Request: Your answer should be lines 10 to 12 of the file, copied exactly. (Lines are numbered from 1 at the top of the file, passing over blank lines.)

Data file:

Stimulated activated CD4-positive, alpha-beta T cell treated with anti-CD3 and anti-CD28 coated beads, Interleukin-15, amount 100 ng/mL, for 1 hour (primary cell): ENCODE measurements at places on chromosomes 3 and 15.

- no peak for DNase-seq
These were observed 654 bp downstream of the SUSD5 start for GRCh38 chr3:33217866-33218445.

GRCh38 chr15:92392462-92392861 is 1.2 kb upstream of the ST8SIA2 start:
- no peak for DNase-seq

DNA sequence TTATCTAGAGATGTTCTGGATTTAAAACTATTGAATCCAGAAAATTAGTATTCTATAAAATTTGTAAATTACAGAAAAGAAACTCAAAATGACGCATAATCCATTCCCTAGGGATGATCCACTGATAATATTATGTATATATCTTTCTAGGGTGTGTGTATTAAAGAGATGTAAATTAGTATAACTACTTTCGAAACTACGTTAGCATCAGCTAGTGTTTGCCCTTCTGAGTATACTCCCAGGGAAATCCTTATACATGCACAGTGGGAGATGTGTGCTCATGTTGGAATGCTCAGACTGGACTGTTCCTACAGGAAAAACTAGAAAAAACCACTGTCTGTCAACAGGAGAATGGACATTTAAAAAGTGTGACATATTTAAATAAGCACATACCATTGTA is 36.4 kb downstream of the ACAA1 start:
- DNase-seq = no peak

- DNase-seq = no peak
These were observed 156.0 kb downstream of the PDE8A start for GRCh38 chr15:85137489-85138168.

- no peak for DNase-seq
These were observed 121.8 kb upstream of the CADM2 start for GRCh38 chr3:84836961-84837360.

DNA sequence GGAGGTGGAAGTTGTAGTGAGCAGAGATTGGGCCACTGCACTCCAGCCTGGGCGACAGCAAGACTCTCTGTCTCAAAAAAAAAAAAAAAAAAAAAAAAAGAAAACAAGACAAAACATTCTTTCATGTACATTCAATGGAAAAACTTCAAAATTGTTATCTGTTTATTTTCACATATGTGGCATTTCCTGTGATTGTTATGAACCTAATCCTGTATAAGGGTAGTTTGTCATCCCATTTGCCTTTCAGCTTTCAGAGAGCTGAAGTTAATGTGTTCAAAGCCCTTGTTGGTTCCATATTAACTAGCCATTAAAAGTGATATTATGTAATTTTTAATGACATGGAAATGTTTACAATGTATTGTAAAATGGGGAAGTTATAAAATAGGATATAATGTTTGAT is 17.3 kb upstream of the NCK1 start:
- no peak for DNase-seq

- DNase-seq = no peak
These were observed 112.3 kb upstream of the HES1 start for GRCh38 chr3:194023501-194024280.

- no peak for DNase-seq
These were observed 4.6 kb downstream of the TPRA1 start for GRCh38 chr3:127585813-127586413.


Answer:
- no peak for DNase-seq
These were observed 121.8 kb upstream of the CADM2 start for GRCh38 chr3:84836961-84837360.

DNA sequence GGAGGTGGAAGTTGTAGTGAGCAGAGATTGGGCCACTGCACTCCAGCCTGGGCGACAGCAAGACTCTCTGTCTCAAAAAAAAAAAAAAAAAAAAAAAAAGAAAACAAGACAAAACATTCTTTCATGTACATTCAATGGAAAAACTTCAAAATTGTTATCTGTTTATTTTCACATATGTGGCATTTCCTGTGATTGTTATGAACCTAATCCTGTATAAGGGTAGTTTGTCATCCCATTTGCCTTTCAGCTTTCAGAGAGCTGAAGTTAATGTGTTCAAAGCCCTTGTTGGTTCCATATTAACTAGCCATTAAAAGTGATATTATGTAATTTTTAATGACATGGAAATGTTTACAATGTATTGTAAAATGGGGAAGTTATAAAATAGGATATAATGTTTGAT is 17.3 kb upstream of the NCK1 start: